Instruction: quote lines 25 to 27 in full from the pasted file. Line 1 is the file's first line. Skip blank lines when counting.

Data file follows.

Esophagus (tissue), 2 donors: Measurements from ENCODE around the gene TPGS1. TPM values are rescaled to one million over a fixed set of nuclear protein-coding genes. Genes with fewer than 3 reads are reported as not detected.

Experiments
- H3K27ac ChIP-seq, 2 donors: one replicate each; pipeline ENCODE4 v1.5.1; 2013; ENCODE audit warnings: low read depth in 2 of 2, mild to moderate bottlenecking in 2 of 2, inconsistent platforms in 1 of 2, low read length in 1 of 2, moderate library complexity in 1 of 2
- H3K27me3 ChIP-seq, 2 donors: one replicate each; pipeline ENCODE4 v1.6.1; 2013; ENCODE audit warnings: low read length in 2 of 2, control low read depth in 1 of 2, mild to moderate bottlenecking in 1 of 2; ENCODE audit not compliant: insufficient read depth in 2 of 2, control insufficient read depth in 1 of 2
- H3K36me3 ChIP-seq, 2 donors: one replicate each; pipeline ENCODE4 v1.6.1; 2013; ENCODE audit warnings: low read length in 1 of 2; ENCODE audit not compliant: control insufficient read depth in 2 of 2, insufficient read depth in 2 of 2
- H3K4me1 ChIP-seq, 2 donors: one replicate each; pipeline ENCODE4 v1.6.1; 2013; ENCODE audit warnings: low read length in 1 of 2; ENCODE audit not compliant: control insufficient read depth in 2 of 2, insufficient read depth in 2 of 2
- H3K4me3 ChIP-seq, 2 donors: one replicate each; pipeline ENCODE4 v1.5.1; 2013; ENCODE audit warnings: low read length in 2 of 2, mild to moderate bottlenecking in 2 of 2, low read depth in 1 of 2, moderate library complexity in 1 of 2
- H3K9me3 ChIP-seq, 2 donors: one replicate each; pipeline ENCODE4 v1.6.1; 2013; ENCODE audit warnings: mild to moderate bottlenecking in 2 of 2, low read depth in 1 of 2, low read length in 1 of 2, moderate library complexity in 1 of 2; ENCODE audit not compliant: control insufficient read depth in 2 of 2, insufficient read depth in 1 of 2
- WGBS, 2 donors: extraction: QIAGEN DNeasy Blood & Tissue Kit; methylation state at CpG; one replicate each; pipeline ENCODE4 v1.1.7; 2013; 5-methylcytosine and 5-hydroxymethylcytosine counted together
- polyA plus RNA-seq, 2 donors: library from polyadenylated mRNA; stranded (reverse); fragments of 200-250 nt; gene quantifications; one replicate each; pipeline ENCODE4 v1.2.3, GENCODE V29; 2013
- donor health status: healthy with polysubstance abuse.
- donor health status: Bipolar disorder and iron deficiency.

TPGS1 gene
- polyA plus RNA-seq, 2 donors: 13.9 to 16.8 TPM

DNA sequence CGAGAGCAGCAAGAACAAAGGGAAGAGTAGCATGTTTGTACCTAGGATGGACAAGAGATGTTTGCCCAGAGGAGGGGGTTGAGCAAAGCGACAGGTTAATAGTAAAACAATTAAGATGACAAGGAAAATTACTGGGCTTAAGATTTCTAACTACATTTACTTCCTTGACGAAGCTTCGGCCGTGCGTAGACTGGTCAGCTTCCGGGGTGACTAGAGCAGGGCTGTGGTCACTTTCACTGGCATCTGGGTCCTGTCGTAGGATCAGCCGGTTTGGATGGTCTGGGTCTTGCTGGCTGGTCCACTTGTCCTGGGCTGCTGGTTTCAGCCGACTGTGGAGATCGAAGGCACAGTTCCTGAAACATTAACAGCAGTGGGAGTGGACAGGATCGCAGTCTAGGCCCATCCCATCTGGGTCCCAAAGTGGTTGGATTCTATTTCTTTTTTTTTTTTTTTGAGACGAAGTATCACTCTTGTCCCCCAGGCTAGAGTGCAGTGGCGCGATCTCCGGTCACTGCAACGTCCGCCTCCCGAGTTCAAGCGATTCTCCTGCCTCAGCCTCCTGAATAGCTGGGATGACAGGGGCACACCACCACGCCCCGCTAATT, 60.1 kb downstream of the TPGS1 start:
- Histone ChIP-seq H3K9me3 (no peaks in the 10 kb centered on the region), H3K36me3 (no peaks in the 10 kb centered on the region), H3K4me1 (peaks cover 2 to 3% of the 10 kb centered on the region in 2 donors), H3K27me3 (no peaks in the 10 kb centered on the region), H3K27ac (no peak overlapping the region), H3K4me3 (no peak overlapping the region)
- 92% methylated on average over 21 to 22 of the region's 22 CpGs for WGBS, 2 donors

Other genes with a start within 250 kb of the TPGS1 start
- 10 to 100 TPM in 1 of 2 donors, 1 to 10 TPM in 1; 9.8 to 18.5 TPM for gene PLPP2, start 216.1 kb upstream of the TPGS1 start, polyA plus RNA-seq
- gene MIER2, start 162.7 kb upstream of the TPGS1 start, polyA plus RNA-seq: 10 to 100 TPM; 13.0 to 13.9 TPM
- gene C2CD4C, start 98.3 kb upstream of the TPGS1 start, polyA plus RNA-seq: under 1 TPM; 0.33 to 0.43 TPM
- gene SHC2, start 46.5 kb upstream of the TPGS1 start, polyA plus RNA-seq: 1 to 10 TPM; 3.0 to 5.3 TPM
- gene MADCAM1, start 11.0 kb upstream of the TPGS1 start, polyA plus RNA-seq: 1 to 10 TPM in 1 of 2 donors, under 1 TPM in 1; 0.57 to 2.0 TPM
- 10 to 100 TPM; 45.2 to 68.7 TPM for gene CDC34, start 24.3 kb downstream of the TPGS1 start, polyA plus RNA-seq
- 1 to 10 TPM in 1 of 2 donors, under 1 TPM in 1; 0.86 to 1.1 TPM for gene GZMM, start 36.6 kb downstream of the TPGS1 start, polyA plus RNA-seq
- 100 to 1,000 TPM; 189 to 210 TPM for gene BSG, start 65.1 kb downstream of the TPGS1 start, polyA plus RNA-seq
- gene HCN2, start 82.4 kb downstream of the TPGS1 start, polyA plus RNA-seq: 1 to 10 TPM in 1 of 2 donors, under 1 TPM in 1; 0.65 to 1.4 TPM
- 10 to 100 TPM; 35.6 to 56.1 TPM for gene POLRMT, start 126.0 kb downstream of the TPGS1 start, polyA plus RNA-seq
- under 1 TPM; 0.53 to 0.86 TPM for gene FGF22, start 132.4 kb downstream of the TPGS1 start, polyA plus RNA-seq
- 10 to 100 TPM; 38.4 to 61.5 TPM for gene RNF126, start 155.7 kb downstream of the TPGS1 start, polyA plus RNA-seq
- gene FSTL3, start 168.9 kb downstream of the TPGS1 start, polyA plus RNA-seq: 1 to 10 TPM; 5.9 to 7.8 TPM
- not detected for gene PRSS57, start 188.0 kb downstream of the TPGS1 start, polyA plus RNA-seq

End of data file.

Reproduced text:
- 1 to 10 TPM in 1 of 2 donors, under 1 TPM in 1; 0.86 to 1.1 TPM for gene GZMM, start 36.6 kb downstream of the TPGS1 start, polyA plus RNA-seq
- 100 to 1,000 TPM; 189 to 210 TPM for gene BSG, start 65.1 kb downstream of the TPGS1 start, polyA plus RNA-seq
- gene HCN2, start 82.4 kb downstream of the TPGS1 start, polyA plus RNA-seq: 1 to 10 TPM in 1 of 2 donors, under 1 TPM in 1; 0.65 to 1.4 TPM